In an influential response to the newly fraught situation of the church in modernity, liberal Protestants began to propose that in its dissolution as a dogmatic and doctrinal faith Christianity might actually reach a higher stage of development — one in which it would be purified of parochialism to become at long last a truly universal faith and moral system. As with the good news contained in the horrible news of Christ's death, modern Christians could take heart in knowing that as Western political and social life secularized, Christian moral ideals were actually being fulfilled more fully than ever before. Rightly understood, secularization was a form of Christianization.
In the decades since decolonization, yet another version of this dialectical narrative has taken hold in elite circles in the West. Now it's not Christianity that will be paradoxically fulfilled in its disappearance as a distinctive religion, but the West itself that will dissolve as its noblest principles are applied ever more strictly and consistently.
What's worthwhile about the West, according to many, is its valorization of democracy, moral universalism, and egalitarianism. But these ideals are incompatible with parochialism of any kind, including concrete attachment to and privileging of the people, places, and nations that gave birth to and nurtured them. The West at its best must refuse to stand up for the West as a specific piece of territory with a distinctive history. After all, that would mean in some sense treating the West as superior to other places with other histories. It would mean having to make distinctions between those inside and outside the West, and distinctions among outsiders whose ways of life are compatible with Western ideals and those whose ways of life are not.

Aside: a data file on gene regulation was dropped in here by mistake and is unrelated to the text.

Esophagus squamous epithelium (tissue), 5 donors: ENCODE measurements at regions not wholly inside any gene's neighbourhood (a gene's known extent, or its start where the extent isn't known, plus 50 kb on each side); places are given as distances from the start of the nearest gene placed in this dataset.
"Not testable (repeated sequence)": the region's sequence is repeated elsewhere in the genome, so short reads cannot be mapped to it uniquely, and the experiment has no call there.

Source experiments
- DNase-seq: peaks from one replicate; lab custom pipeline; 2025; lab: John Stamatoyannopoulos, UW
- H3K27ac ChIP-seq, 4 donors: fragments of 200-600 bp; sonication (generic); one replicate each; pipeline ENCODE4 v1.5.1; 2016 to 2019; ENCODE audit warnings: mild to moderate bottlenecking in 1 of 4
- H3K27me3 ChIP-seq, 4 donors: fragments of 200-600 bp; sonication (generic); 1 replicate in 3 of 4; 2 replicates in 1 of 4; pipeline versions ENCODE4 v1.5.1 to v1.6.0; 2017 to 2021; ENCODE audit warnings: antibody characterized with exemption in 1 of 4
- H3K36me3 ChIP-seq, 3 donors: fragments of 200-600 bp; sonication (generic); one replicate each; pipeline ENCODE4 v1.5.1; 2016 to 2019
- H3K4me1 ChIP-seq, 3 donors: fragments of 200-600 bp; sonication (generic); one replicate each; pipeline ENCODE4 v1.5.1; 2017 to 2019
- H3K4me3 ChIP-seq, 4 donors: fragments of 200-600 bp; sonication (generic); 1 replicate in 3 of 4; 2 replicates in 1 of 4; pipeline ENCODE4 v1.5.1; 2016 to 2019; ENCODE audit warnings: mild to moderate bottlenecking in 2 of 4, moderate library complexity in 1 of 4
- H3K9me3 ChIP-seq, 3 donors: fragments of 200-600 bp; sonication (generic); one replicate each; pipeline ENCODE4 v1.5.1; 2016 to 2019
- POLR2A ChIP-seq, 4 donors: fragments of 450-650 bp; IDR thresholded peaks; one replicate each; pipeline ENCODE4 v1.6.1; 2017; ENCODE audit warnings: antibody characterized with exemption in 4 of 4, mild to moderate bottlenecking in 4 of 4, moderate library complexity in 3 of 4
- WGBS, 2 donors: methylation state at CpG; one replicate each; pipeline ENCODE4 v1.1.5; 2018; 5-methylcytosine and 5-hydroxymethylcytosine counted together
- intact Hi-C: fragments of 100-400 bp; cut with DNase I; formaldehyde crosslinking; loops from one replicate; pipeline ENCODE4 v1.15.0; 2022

We've seen this argument play out in the debate over admitting Turkey to the European Union, and it comes up at the national level whenever immigration, refugees, and Islamic terrorism get raised as issues. In every case those favoring more restrictive policies face stringent opposition from others who insist not merely that such policies are foolish or unnecessary, but also that they are morally illegitimate — racist, xenophobic, Islamophobic. The implication is clear: The only morally legitimate policy for a citizen of a Western nation to favor is a borderless egalitarianism that overrides every form of particular attachment, be it national, linguistic, religious, or even civilizational.
Democracy, moral universalism, and egalitarianism are goods very much worth defending, but they are not the only goods worth defending. Western civilization contains so much more — from folklore to philosophy, from scientific discoveries to forms of divine worship, from art and architecture to poetry, literature, and music, in a range of languages spread across continents, oceans, and centuries.
Whatever the critics may say, a West that treated the moral and political convictions of the past 70 years as the only elements of its inheritance worthy of preservation and defense would not be a civilization poised for greatness. On the contrary, it would be a civilization consumed by self-hatred and eager to hasten its own decline and dissolution.